priority is SIP in accordance to the MLPP.)

2. Quality/QOS Class of a Call

To define quality of a call is being undertaken in Q.F/16. It will take time
to define QOS classes or anything like this in Q.F because the definitions
of QOS provided in various cases (e.g., SG 13 [Q.4], BICC, TIPHON, IETF,
etc) are problematic at the application layer because they are often tied to
the network layer. Suggestions are also there whether best, high, medium, or
best-effort will mean anything unless we call guaranteed, controlled, or

The point is that let us continue the discussion of quality in Q.F/16 so
that we agree on this.

By the way, in Q.F/16, we are considering the quality at the medium level as
opposed the per call level. (At one point, we found that classes are
becoming problematic. So, we have started to use a matrix where a user will
define how each medium will be treated - a kind of preferences [e.g.,
guaranteed, controlled, or best-effort] without defining explicit classes.)

3. Dependency between Priority and Quality

I do not clearly whether there will be any dependency between the priority
and quality of a call.

Hope this helps.

Best regards,
Radhika R. Roy

-----Original Message-----
From: Gary Thom [mailto:gthom at]
Sent: Wednesday, April 18, 2001 12:41 PM
Subject: Emergency Services and Service classes

I would like to re-open the discussion started at the Nov 2000 Geneva
meeting and continued at the March 2001 Launceston meeting relating to
Emergency Services.

In order to support Emergency Services, there are three services that are
1)Priority Dial Tone - this is a line or endpoint dedicated to emergency
2)Priority Call Setup - this allows an emegency call to be made from any
3)Priority Call transit through packet network - this requires interworking
existing ISUP high probability of completion call marking with H.323, H.323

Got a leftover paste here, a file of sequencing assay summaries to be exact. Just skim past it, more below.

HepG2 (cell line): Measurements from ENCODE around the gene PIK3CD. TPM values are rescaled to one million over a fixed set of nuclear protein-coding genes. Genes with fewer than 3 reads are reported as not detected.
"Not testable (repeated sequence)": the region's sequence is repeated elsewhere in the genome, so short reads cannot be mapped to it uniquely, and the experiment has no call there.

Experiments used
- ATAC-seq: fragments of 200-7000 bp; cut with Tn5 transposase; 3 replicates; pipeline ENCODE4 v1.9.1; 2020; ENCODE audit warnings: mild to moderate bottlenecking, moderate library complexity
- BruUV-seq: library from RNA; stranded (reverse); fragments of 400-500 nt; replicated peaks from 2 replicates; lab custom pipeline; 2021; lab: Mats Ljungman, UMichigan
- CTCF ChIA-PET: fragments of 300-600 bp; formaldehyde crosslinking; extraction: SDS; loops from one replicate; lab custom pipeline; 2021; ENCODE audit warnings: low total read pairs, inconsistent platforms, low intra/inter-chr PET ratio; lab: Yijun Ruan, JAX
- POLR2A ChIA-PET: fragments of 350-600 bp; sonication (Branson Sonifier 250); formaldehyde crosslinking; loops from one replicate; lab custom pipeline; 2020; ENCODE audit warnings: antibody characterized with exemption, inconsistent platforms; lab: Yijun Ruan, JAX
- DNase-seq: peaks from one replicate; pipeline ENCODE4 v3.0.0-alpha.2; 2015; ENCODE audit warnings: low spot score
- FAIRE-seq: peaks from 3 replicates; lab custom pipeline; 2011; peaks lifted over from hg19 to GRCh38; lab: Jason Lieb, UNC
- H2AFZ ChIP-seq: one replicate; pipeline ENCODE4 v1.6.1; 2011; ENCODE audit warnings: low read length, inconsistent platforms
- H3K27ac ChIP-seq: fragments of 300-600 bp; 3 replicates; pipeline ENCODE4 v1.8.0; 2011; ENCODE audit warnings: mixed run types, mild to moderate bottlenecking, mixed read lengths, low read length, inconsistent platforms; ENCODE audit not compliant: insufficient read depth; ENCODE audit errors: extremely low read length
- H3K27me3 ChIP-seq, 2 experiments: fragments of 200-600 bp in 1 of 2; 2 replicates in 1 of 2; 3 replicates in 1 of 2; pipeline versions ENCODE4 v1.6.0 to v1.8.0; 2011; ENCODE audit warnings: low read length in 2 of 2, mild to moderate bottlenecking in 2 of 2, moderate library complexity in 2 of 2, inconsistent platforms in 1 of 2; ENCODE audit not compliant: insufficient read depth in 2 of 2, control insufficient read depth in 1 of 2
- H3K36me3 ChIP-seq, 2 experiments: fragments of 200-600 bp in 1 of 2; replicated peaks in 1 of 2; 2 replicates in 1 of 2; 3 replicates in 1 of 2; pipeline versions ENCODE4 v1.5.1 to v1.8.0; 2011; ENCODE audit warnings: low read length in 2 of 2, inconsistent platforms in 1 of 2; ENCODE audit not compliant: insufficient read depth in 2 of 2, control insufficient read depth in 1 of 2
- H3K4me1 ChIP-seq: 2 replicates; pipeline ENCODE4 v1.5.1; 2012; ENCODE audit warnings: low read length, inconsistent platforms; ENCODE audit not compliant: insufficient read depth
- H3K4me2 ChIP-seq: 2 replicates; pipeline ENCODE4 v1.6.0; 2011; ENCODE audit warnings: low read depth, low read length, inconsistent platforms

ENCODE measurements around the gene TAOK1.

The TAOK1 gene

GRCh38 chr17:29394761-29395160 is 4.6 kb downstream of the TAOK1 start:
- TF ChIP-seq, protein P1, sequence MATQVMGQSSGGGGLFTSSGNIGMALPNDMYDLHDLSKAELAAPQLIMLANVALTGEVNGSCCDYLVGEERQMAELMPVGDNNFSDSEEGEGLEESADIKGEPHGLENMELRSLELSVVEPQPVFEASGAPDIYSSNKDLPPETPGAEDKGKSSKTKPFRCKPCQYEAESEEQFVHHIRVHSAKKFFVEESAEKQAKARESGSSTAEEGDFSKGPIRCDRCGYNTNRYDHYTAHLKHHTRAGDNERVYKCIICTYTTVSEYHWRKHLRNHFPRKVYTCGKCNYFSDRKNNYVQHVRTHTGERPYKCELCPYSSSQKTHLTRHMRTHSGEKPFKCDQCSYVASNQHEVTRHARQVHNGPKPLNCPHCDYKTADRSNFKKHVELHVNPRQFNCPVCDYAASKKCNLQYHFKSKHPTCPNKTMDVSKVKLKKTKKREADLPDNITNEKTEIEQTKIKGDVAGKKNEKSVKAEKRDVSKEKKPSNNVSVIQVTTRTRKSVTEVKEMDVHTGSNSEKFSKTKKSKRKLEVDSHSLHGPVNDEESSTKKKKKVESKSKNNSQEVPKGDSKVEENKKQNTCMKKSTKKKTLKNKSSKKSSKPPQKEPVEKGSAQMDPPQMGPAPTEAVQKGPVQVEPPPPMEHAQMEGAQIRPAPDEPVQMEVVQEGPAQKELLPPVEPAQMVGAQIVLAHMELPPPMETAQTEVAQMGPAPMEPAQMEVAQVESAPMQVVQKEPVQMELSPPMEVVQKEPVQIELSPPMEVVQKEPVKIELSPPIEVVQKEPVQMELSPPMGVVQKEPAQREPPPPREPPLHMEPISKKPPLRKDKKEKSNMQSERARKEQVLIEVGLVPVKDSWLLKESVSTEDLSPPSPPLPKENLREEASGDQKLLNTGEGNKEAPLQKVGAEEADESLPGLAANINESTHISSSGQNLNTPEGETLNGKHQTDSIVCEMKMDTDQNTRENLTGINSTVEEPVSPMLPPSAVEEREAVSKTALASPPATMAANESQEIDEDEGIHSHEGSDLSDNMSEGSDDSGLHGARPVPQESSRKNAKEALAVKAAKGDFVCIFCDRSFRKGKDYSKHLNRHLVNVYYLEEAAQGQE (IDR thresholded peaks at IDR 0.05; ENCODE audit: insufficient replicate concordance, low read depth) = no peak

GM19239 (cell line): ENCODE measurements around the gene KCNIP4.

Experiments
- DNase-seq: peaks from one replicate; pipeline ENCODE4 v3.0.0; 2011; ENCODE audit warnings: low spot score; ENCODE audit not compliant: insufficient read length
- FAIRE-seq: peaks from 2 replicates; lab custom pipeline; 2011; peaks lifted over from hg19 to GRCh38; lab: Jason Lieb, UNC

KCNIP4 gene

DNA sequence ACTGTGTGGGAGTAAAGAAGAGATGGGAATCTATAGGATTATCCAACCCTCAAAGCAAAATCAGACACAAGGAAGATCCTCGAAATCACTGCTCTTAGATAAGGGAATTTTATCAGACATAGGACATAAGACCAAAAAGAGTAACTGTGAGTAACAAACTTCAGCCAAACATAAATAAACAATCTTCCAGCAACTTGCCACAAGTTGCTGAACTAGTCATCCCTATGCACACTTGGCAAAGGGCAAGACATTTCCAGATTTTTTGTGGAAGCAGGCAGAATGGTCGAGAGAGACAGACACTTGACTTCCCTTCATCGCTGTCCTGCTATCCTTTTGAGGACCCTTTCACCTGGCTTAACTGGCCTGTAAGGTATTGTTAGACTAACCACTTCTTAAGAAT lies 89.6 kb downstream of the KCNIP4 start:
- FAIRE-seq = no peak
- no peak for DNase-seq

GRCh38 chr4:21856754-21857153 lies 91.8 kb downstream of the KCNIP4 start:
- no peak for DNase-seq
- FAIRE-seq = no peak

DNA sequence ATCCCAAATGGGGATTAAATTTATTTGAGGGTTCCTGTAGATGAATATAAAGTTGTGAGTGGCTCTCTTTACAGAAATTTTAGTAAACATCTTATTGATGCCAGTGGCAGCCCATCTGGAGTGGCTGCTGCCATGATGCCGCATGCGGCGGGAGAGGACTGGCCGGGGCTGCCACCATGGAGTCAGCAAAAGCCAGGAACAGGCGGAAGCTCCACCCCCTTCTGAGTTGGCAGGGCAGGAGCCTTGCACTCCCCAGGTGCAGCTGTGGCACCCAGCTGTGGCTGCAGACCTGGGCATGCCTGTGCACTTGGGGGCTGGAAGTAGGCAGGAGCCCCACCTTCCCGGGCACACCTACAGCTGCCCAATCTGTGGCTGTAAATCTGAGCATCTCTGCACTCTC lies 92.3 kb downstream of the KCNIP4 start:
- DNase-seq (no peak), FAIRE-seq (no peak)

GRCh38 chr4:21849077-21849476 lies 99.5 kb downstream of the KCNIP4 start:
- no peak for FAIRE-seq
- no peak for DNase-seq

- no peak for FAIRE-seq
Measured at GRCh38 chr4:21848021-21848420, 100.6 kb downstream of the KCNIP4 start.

Annex M.2, h.246 Annex C, and H.248.

An emergency call may be pre-emptive or may just improve the probability of
call completion without pre-emption depending on national policy.
Authentication issues also need to be worked out. Currently, in the US, this
is handled like a calling card authentication.

At the Geneva meeting, it was decided that this work was closely related to
contribution D.4 from Cicso on reserving resources and also Annex N/H.323 on
QOS. Also included were liaison statements from SG11 on QOS for BICC, and an
ETSI TIPHON document on signaling end-to-end-qos.

All of these items require a method of signaling the desired quality of
One way of doing this that seems to be common to all requirements is to
specify a Service Class parameter and to send this parameter in the various
RAS and Call Signaling exchanges.

I would like to propose the following Service Class parameter.

ServiceClass  ::= SEQUENCE
        priority                CHOICE
        quality         CHOICE  ;per TIPHON definition

The priority field is used to indicate the importance of the call. This is
used not only for assuring that resources can be allocated, but also to
improve the probability of completion of the call.

The quality field is taken from the ETSI TIPHON QOS Class definitions, and
relate to bitrate, codec type, and voice or video quality.

High or emergency priority calls may not require best audio quality, medium
may be sufficient (even prefered because of the lower bandwidth
requirement), while normal priority calls may desire high or best audio

The Service Class parameter would then be added to the necessary RAS and
Call Signalling messages. At a minimum this would include the ARQ and Setup
messages, but might also be applied to others.

It is necessary in the ARQ and Setup messages so that High Probability of
Completion calls comming into the network from the PSTN can be given
priority treatment.

For priority dial tone, perhaps the Service Class should be included in the
RRQ to indicate the desired priority, once authenticated by the Gatekeeper
and confirmed in the RCF, this endpoint could then include that Service
Class in subsequent ARQ and Setup messages. Is a token required from the
Gatekeeper to indicate that the endpoint has been granted priority

For priority call completion, an authentication authority and procedure
needs to be defined. One approach is for the call to be made to an access
number, the user is then queried for a PIN and the called endpoint number.
After authentication, the call would be transfered to the called endpoint.
The transfered call would be placed using the Service Class provided by the
athentication authority. This would be the same procedure for any calling
card call made on the packet network. The Service Class would be based on
teh service level agreement between the card user and the provider. In the
case of an emergency caller, the SLA would indicate Emergency Priority. How
are calling card calls handled on packet networks now???? Is this

I would appreciate any input that you could provide.


 Name   : Gary A. Thom
 Company: Delta Information Systems, Inc.
 Address: 300 Welsh Rd., Bldg 3
          Horsham, PA 19044 USA
 Phone  : +1-215-657-5270 x123
 Fax    : +1-215-657-5273
 E-mail : gthom at